Here are the photos from my second day in Lisbon - there are so many photos from my second journal entry that I'm splitting out my trip en route to Cerdeira Village into another photo post!
Torre de Belém
The second and final day of my stay in Lisbon, I first went to the Estufa Fria. It's a beautiful greenhouse complex in the Parque Eduardo VII (which I later found out is filled with prostitutes and drug sellers at night... but it was fine in the daytime!). Though the entrance fee is normally quite cheap anyway, it was actually free for me - I think every Sunday morning the fee is waived. As I walked in, I was greeted by a pool filled with fish, waterfowl, and turtles. Then I walked through the main "cold" greenhouse which contains plants that can thrive in the standard Lisbon climate with just a little additional protection, and the two branching greenhouses ("hot," for plants that want a bit warmer and wetter environment like orchids and bananas, and "sweet," for cacti and succulents). The plants all looked very happy, and I enjoyed seeing some that I keep as houseplants thriving in more natural yet massive plantings.
I then went to the Chiado district, stopped for a quick snack of bread and cheese at a little pop-up market and bought a few local desserts to try. As I was walking around the area noticed a tall, decorative elevator with a short line of tourists waiting to get on called the Santa Justa Lift. I decided to get in line; due to my foot, I couldn't handle the hike to the castle which is the more normal touristic look-out point to the city so this was quite an unexpected find! The line moved relatively quickly, too, and I soon paid the 5.15 euro fare to get aboard. Once up, I managed with tacit permission from the guard to sneak into a religious ruin and got chased out shortly thereafter by a different guard but not before taking a look and snapping a couple photos! Then I soaked in the aerial view of the city.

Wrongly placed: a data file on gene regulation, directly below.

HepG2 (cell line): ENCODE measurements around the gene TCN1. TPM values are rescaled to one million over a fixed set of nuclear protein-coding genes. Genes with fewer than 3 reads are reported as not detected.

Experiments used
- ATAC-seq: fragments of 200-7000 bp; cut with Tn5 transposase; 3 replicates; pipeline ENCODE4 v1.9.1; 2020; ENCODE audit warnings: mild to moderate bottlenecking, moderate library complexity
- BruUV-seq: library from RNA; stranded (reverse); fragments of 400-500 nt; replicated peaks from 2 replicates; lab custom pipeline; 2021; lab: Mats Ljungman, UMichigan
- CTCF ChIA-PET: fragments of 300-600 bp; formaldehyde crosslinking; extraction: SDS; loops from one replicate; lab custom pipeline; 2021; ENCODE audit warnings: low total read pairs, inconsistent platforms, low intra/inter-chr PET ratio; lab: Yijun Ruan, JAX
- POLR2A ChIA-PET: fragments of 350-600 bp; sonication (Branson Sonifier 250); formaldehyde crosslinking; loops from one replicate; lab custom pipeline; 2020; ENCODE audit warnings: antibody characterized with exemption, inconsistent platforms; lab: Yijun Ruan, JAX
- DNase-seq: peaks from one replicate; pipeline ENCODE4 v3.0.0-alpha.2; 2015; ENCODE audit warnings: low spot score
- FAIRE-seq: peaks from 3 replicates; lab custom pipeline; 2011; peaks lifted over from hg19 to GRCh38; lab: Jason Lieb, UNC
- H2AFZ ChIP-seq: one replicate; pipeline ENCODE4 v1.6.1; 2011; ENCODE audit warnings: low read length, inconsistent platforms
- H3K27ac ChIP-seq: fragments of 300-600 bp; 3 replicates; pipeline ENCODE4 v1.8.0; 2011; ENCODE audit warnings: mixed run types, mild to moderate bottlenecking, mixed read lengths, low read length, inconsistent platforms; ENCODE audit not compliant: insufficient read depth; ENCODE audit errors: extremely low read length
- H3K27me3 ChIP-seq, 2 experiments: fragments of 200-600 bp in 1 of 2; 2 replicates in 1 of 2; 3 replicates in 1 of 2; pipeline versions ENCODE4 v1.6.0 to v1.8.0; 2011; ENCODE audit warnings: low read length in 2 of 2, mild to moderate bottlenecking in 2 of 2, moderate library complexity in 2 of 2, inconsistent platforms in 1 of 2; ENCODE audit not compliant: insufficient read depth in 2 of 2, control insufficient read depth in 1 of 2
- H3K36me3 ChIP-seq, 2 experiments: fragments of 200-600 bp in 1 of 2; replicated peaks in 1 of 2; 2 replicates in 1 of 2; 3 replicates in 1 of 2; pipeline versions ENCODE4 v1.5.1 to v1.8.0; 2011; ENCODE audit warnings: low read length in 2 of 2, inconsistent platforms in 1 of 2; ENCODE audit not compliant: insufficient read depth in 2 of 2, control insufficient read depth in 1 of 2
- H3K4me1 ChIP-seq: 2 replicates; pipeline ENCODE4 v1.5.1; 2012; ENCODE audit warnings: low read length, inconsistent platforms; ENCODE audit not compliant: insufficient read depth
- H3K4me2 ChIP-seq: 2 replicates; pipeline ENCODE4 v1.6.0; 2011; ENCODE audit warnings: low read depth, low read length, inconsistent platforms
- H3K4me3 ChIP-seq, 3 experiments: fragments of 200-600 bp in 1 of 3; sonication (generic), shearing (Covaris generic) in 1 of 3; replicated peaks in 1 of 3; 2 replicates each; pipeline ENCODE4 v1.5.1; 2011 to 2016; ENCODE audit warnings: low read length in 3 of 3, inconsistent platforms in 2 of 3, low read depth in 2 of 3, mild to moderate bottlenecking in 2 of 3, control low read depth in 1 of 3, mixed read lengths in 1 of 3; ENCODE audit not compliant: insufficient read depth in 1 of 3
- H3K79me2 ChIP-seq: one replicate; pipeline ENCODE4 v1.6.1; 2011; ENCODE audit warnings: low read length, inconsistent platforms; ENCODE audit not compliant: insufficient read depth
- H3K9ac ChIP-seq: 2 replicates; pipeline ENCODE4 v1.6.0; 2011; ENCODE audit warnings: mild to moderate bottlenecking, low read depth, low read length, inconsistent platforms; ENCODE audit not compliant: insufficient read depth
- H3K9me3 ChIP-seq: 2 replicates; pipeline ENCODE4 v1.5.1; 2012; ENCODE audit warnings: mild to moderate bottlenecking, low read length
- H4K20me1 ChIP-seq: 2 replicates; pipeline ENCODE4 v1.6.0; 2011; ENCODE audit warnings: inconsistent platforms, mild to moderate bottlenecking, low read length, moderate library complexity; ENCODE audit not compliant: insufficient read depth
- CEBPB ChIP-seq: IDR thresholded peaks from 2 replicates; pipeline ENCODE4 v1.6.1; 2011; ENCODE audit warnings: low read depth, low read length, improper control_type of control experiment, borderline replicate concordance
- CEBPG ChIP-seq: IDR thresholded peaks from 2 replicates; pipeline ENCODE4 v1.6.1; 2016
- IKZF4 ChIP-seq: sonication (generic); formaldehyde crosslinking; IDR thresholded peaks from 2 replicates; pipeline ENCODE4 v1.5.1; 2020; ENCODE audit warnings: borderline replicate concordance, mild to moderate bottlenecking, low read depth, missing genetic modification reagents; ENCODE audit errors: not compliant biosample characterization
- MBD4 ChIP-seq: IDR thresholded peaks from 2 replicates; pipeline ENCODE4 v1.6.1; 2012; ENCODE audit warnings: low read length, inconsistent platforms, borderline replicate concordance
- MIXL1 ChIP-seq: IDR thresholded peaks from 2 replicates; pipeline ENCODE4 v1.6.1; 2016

After that, I took Tram 15 to the Belém district and saw the Mosteiro dos Jeronimos cathedral, which is spectacular. Then I crossed the street as I saw there was a market; it was the first non-touristic shopping opportunity I saw. All the normal touristic shops sell the same cheap goods for inflated prices (probably manufactured abroad, ironically); especially after traveling enough in a given region, I've found myself to be really not interested in their wares. This market, though, was geared toward locals (many of the vendors only spoke Portuguese, which is both inconvenient for me but also a strong sign that they are not in it for the tourism angle). I still actually only bought a couple things - primarily because my luggage was already completely full and I only plan to make more room while in Madrid through using up a lot of what I brought with me (clay, shampoo, lotion, contact solution, etc). And most of what was being sold was not luggage friendly - vases and other home decor - or was something that I can also pick up in Madrid (scarves and jewelry). I did buy a little brass dish that caught my fancy, though, and an eighteenth century azulejo tile. The market was being held next to the annual Lisbon Thai Festival, which was quite random, so I strolled through that, too - it was quite small.